Moving To Mechanization

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Moving To Mechanization

As it has for most people, the recent recession has been no picnic for Ron Pearmine, who grows processing vegetables about 50 miles south of Portland, OR. But as he sees it, there was one positive side effect for growers, at least where he farms in the Beaver State’s famed Willamette Valley. The dwindling numbers of available seasonable employees couldn’t leave for more lucrative work in construction or other industries fueled by the since-cooled housing boom. “A labor shortage is coming,” says Pearmine. “It was just postponed by this economic crash.”

Concern over that potential labor shortage has led Pearmine and his brother, Larry, in recent years to think of ways they could mechanize more of their operation, lessening their reliance on seasonal labor. (Another factor was Ron’s belief that mechanizing harvest was simply the right thing to do. See “Mechanization Is More Sustainable.”) The Pearmines were inspired in part by the efforts of a grower/neighbor, Del Haener, who had converted a machine used on Brussels sprouts to a cauliflower harvester.

“I don’t want to say it was our idea, as we basically copied Del’s machine,” says an unassuming Ron Pearmine. “Like all ideas, it was just sort of floating around, and we grabbed a piece.”

Trials Encouraging

Pearmine set up some initial small trial plots for the 2008 growing season. He had built a unit that was originally intended for cauliflower and set about modifying it to harvest broccoli. He estimates that the total cost of materials was about $30,000. “There was a lot of labor, though,” he says. “A lot of welding, cutting — not to mention standing around thinking.”

The trials that year went well. Buoyed by his success, Pearmine planted some much larger plots this past season that would provide some “real-world” insight into the success of the system. Initially, he was quite pleased at how it was going, thinking that two people operating the unit might well be able to replace the regular nine-man crews who ordinarily harvest the broccoli fields by hand.

“I was optimistic then; I hadn’t accounted for all the trash,” he said recently. “We had to slow down a bunch to get the leaves out, and then the two guys still spent hours cleaning the product.”

Baby Steps

The trial was far from a total failure, however. Pearmine ran the numbers and found that with the harvester, a two-man crew could harvest about 15,000 pounds of broccoli a day. A nine-man hand crew, meanwhile, can harvest about 50,000 pounds a day. That means that on a per-person basis, it was 7,500 pounds with the machine, and 5,500 pounds by hand. “It’s discouraging,” says Pearmine, “I thought the numbers would be a lot better.”

Pearmine Farms At A Glance

Location: Gervais, OR
Employees: Seven full-time, 20 part-time/seasonal
Total Vegetable Acreage: Approximately 550, all for processing. Also raises grass seed, wheat, and clover.
Acreage Breakdown:
225 - Sweet Corn
125 - Green Beans
110 - Broccoli
85 - Cauliflower

But it’s a start, and Pearmine has learned a lot of valuable lessons. First, and most obviously, he’s got to overcome the problem with all the waste material. He believes that there might be a way to install a cleaning system, possibly involving the use of fans that might work. In fact, properly engineered, such a system might mean that just a single person could operate the harvester.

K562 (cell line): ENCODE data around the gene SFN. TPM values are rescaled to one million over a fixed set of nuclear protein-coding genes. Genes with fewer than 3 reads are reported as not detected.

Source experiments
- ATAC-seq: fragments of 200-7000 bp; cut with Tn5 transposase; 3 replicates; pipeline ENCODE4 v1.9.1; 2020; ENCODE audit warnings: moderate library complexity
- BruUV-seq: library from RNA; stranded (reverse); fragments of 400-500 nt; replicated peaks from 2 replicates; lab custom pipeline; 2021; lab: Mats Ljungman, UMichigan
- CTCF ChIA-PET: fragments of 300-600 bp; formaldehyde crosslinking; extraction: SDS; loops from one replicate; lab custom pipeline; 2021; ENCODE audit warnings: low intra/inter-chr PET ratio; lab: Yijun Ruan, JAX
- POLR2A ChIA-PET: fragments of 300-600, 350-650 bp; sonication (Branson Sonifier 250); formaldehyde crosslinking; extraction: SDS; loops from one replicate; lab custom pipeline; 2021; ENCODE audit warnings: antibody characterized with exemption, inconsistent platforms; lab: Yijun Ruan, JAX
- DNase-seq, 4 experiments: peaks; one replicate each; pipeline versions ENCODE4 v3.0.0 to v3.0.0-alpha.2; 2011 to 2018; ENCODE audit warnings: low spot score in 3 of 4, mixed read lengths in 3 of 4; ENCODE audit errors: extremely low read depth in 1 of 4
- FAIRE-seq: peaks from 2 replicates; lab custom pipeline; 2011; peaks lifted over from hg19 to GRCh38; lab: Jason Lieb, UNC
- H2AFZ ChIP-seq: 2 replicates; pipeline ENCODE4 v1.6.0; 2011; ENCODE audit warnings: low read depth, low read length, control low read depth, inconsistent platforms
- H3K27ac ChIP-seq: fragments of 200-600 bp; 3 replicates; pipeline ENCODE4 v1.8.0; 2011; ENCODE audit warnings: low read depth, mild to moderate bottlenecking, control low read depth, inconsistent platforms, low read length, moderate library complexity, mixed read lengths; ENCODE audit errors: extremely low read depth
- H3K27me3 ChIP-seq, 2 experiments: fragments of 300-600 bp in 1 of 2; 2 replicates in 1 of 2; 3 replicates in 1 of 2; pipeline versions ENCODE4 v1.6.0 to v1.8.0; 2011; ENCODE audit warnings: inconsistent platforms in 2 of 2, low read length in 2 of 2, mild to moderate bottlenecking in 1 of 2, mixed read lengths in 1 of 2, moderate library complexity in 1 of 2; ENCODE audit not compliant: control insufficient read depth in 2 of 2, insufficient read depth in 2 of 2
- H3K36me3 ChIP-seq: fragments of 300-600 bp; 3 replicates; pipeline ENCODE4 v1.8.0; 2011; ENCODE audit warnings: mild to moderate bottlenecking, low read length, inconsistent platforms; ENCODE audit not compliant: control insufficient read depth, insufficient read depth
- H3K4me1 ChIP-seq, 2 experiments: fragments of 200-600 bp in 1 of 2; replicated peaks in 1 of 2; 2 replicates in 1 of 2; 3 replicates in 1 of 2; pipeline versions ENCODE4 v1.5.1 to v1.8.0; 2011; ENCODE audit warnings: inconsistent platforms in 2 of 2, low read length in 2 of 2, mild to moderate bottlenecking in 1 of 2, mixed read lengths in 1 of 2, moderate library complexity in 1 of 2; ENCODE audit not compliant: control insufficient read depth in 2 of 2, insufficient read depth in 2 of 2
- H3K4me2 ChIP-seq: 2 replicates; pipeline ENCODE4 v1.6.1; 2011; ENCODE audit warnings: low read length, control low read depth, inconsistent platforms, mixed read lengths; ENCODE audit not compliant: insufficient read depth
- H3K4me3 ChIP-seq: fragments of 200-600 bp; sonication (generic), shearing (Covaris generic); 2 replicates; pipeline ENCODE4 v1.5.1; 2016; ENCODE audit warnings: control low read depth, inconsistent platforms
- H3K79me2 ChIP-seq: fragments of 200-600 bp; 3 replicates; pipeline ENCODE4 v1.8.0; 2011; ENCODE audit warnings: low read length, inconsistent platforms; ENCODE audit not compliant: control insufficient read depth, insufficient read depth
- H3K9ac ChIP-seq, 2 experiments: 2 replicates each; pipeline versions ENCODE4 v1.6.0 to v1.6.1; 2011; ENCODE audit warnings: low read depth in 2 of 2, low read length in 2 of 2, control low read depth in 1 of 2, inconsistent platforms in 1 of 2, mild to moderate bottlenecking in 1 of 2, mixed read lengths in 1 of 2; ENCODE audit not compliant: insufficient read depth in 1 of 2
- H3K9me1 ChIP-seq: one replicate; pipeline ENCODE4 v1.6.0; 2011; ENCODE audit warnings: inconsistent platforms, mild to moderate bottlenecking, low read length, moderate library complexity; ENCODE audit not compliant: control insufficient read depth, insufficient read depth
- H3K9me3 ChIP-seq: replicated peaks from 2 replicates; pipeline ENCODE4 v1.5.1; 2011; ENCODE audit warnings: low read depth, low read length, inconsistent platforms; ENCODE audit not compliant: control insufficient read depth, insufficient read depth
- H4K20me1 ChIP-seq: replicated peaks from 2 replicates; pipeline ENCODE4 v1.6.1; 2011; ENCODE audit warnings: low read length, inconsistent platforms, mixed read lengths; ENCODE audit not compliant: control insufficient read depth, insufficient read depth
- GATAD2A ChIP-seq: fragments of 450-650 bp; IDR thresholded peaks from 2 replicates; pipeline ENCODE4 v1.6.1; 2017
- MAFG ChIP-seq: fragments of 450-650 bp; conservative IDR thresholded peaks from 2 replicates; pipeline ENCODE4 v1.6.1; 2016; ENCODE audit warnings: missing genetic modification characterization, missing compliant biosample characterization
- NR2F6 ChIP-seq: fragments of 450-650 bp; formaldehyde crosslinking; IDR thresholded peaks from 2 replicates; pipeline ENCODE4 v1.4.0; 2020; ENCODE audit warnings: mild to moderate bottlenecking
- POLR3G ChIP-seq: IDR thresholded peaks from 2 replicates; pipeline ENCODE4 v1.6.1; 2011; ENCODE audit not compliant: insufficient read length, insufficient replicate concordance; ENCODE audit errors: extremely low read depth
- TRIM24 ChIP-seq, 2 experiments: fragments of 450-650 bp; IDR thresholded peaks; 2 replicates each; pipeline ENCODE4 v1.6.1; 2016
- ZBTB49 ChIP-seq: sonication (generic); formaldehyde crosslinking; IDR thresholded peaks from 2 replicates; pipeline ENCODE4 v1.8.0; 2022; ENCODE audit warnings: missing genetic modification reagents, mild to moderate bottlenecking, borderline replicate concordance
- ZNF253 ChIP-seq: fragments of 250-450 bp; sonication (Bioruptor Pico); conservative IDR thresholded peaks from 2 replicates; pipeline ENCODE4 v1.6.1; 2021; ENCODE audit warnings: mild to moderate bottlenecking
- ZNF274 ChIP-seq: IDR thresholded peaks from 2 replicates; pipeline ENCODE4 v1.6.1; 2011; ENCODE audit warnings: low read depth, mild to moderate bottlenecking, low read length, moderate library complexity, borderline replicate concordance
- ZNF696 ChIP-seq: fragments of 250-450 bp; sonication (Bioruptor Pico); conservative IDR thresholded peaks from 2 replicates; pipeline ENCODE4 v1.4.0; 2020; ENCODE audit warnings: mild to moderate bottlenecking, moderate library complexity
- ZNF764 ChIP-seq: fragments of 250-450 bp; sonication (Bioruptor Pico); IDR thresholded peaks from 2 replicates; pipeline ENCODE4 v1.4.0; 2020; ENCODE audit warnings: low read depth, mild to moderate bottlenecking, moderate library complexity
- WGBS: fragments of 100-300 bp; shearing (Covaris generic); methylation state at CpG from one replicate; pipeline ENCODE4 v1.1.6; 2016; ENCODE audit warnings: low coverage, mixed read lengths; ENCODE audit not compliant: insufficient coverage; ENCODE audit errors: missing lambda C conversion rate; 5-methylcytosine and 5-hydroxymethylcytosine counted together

Another problem that must be solved is that the yields of the machine-harvested fields weren’t as high as the hand-harvested fields. That’s partly
because the machine simply cuts at a certain height, without regard to the height of the plant itself. A person obviously can cut to a height of whatever’s necessary. “But we’re still in the experimental phase,” says a still-optimistic Pearmine, “not developmental.”

Horticultural Answers

Part of the reason for Pearmine’s optimism lies in the fact that he believes some of these obstacles can be overcome not necessarily by adapting the machine, but by adapting the product. Developing new varieties of broccoli that are more machine-friendly would go a long way to solving his problems.

For example, a variety that matures uniformly would be most welcome because all the plants would be cut at just the right size. But the chief variety Pearmine grows — for Norpac Foods, Inc., which selects the varieties — does not come close to maturing uniformly. Ordinarily, a hand crew has to go through three separate times over 10 days to harvest the entire field.

Pearmine says what he needs is a variety that matures uniformly, while retaining the attributes that both he and Norpac desire, such as climactic suitability, great flavor and shape, etc. “We haven’t found one yet,” he says, “but even if we could only find a system for getting the leaves out, we would go mechanical.”

And that leads back to the machine itself. While conceding he is less optimistic than he was last summer, and that it will take some real perseverance to continue, Pearmine doesn’t sound like a man who’s giving up any time soon. After all, when the going gets tough, the tough take a road trip. Seriously, Pearmine says he’s going to go look at some machines in Europe to get some ideas.

“Rather than build all this stuff from scratch, I thought, ‘Let’s take a trip to France,’” he says of his plans for the future. “The short answer is ‘We’re not finished working on it.’”

David Eddy is editor of American/Western Fruit Grower, a Meister Media Worldwide publication.

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2 comments on “Moving To Mechanization

  1. Anonymous

    Tell Mr Pearmine to look at mechanical tobacco topping machines that blow the leaves down just before cutting the tops out.

  2. Anonymous

    Tell Mr Pearmine to look at mechanical tobacco topping machines that blow the leaves down just before cutting the tops out.